PropTech - The Journey Continues
The Property industry is taking a hard look at itself in the mirror as it imminently faces the question of how technology can help alleviate its legacy problems. The archaic structures of the sector now stand primed for change as innovations in blockchain, AI and big data begin to be leveraged to automate traditional paperwork, processes, governance and regulatory frameworks. As the PropTech ecosystem seeks to build a more cohesive and seamless experience, several prominent topics have started to emerge:
The importance of building a connected and collaborative ecosystem
Whilst the sector is growing at a rapid pace, change in the industry will be incremental as restrictions and regulations from larger institutions diffuse the pace of transformation. Productisation is not the barrier for entry for PropTech; instead the challenge is how new businesses partner with traditional firms.
As these two sectors start to merge and interact, leaders are now facing the test of how they provoke greater collaboration between conventional structures and modern technologies. Where ‘ivory towers’ have tried to block out innovation in the past (e.g. Uber and TfL), the demand of the customer tends to come out on top so institutions should now start thinking about how they can better partner together. For many businesses this will mean creating a ‘new normal’; redefining job descriptions, working habits and locations.
Getting smarter about using data without threatening privacy
For true collaboration to occur, leaders need to demonstrate the benefits of sharing data. Where Nordic businesses have been more open in the way they share data, the UK seems to be taking longer to collaborate. Across the property value chain, businesses are often reticent to share data out of fear that they’ll lose their own personal IP and client base.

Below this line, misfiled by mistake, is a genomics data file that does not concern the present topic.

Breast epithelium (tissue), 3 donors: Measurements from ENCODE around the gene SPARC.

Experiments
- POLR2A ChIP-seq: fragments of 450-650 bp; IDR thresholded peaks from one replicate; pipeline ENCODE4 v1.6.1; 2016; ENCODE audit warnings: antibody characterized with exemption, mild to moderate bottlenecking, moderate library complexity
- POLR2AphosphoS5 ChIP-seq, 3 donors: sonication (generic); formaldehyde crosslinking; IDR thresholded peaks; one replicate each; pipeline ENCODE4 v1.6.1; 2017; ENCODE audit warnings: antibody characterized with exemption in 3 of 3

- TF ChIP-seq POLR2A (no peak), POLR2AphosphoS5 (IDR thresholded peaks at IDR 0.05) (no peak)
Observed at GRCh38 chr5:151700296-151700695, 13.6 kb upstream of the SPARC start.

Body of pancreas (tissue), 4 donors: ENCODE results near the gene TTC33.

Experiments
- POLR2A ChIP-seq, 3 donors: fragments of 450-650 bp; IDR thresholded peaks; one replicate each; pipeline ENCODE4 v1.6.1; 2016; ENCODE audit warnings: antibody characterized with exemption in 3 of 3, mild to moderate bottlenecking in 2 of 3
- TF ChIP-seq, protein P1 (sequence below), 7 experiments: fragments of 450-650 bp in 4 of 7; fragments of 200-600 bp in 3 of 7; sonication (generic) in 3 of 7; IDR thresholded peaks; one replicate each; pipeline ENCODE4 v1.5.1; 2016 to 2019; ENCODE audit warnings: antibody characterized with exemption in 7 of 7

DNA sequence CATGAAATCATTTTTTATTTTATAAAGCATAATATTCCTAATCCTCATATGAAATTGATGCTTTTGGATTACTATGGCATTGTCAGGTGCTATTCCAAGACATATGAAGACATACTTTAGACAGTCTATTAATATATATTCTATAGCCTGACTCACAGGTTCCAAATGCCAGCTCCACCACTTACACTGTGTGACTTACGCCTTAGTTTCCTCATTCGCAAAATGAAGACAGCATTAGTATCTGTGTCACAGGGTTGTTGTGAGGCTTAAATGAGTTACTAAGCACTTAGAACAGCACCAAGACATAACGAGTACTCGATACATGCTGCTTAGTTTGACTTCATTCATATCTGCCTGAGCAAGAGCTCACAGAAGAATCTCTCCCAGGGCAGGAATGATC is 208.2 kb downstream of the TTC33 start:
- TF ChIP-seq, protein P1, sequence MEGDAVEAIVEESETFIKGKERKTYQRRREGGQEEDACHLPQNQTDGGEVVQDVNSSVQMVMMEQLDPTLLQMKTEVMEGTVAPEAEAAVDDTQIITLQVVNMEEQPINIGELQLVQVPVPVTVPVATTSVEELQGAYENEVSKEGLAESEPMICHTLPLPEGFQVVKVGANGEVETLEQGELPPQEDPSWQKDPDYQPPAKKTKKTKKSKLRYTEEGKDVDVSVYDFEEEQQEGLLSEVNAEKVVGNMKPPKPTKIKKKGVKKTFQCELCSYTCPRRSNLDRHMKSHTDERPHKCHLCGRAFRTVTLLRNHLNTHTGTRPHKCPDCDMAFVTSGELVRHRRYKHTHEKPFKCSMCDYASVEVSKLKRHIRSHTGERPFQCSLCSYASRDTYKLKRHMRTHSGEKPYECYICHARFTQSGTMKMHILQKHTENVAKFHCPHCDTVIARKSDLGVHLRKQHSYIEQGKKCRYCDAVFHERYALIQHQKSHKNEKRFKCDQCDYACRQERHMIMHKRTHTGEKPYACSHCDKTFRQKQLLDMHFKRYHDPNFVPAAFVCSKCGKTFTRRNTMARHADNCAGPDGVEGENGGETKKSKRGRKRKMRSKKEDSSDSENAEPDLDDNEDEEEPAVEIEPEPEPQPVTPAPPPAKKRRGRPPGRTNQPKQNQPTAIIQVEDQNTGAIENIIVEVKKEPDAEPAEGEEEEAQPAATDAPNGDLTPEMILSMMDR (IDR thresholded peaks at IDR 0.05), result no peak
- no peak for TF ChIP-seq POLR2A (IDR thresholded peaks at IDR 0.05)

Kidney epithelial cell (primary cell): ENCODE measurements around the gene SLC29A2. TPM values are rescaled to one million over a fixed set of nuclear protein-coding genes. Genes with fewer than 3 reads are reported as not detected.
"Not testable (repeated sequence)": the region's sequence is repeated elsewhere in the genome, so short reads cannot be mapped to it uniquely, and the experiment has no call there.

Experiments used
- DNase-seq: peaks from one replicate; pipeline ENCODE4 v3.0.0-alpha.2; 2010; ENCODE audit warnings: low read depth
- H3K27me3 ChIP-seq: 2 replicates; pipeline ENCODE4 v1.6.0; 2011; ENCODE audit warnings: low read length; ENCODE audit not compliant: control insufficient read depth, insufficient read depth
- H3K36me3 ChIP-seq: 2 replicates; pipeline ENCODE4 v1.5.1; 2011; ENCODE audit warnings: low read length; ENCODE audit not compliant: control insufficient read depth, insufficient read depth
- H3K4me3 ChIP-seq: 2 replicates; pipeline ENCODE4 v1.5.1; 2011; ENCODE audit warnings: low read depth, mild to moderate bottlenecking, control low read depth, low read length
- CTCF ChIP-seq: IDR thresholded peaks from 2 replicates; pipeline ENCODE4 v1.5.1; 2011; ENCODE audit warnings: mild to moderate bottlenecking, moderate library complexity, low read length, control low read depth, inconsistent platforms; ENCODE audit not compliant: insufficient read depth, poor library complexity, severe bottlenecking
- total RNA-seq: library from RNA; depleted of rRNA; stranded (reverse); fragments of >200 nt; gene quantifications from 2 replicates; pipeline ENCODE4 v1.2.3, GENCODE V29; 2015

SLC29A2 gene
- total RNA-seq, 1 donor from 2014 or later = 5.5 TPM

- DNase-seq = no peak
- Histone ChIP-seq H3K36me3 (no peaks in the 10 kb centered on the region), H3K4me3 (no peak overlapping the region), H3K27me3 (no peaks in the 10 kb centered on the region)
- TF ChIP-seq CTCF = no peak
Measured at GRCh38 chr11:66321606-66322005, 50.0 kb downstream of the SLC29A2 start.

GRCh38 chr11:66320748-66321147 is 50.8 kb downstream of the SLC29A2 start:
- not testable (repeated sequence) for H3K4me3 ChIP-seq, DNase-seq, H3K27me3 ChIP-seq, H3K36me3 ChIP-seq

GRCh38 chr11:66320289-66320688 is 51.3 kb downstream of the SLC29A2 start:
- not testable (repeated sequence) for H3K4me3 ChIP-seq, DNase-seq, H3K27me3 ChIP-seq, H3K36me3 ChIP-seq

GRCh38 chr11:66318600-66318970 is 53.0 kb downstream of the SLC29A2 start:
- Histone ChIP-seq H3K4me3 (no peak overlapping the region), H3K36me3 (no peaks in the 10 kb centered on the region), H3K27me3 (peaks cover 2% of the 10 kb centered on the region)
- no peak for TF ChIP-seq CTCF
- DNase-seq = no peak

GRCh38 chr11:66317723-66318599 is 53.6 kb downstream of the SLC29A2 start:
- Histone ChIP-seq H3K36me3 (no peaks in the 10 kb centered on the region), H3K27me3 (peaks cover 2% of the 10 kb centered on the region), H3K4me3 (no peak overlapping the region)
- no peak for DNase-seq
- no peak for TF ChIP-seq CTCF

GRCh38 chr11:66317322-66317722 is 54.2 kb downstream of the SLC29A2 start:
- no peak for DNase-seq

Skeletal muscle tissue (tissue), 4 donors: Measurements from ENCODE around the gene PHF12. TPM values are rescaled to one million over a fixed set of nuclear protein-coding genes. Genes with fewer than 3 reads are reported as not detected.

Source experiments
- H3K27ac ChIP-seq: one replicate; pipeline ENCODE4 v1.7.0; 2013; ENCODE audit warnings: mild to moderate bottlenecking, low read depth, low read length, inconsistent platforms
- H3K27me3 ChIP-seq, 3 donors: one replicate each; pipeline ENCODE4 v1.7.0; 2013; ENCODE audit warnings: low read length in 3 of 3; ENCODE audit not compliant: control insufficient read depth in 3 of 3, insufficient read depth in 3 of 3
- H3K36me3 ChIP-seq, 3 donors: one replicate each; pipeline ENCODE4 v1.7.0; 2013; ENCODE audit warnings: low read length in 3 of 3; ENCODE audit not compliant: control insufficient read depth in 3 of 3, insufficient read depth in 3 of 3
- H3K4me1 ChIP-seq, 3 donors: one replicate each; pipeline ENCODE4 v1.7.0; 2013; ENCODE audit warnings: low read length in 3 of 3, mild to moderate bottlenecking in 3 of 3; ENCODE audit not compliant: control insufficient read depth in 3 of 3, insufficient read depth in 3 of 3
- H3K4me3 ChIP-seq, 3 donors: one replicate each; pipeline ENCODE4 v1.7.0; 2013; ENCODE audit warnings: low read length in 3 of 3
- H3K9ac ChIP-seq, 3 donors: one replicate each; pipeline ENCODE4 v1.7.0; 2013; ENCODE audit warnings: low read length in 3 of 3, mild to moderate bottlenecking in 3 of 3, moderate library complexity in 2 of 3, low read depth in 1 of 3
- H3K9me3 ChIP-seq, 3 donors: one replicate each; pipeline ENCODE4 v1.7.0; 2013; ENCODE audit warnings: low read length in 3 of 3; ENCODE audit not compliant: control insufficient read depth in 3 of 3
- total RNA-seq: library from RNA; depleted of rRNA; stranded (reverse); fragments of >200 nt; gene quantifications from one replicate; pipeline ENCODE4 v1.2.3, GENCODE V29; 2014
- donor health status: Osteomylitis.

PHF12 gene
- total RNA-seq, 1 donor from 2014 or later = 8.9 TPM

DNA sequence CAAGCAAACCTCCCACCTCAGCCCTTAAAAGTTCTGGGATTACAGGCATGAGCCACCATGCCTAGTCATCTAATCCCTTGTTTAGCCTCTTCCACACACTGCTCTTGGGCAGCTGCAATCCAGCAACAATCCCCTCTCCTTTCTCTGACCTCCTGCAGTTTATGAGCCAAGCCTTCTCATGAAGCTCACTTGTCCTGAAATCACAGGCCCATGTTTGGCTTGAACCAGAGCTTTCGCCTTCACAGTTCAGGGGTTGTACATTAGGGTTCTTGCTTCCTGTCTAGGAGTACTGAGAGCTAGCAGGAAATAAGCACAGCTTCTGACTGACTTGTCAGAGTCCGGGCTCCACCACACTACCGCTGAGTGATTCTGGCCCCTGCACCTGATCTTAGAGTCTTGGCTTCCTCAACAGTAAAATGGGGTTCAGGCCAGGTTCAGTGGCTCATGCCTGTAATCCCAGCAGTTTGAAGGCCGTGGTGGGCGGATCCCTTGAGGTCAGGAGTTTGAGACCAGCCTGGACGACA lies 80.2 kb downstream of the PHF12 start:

Whilst nobody seems able to decide whether this data belongs to companies or individuals, many leaders affirmed that the value of most services in the Property industry derives from their own personal, advisory skills as opposed to the data they possess.
90% of the world’s data was created in the last two years, yet under 1% of that was analysed. Not only does the Property industry needs to think about how data can be collected more collaboratively, it also needs to get smart on data analytics to enhance how it is interpreted. Breakthroughs in data standards have been made, but now is the time for businesses to start thinking about how they use them.
The threat of technology to jobs
There is a tendency for traditional property firms and estate agencies to feel polarised by technology companies in the space, often feeling threatened that their jobs stand at risk to automated process.
The industry seems to have good faith that this is a misconception as people skills are the market differentiators. Instead of automating jobs to extinction, the mood music from tech companies is that their innovations will help traditional firms get back to proper, advisory human interactions where technical parts of the process are automated, but value resides in a person’s ability to analyse that data and give quality advice to their client.
Traditional players in the market currently continue to be the leaders in the space; they are signing the highest volumes of transactions and are yet to experience or voice any concern of negative disruption to their jobs.
The rise of FinTech has not removed bankers’ jobs; if anything, it has sparked innovation in banks to create their own APIs. Similarly, the growth of smart contracts in the legal profession has not removed lawyers’ jobs and by the same token, the adoption of new technologies in the property sector seeks to modernise, enable and enhance jobs. There is a still some way to go for the PropTech dream to be realised, but with tenacious commitment from iconoclasts in industries old and new, the PropTech phenomenon has asserted its market position and is here to stay.
This insight is derived from a recent roundtable we co-hosted with Orrick, which brought together some of the most prominent PropTech leaders to discuss how their sector is growing. Companies in attendance included: Ask Porter, Barclays UK Ventures, Breather, CBRE, Concrete Venture Capital, CreditLadder, Datscha,GYANA, Infabode, Notting Hill Genesis, OneDome, Pavegen Systems, Pi Labs, PropCoin, Property_Partner, Reapit and Settled.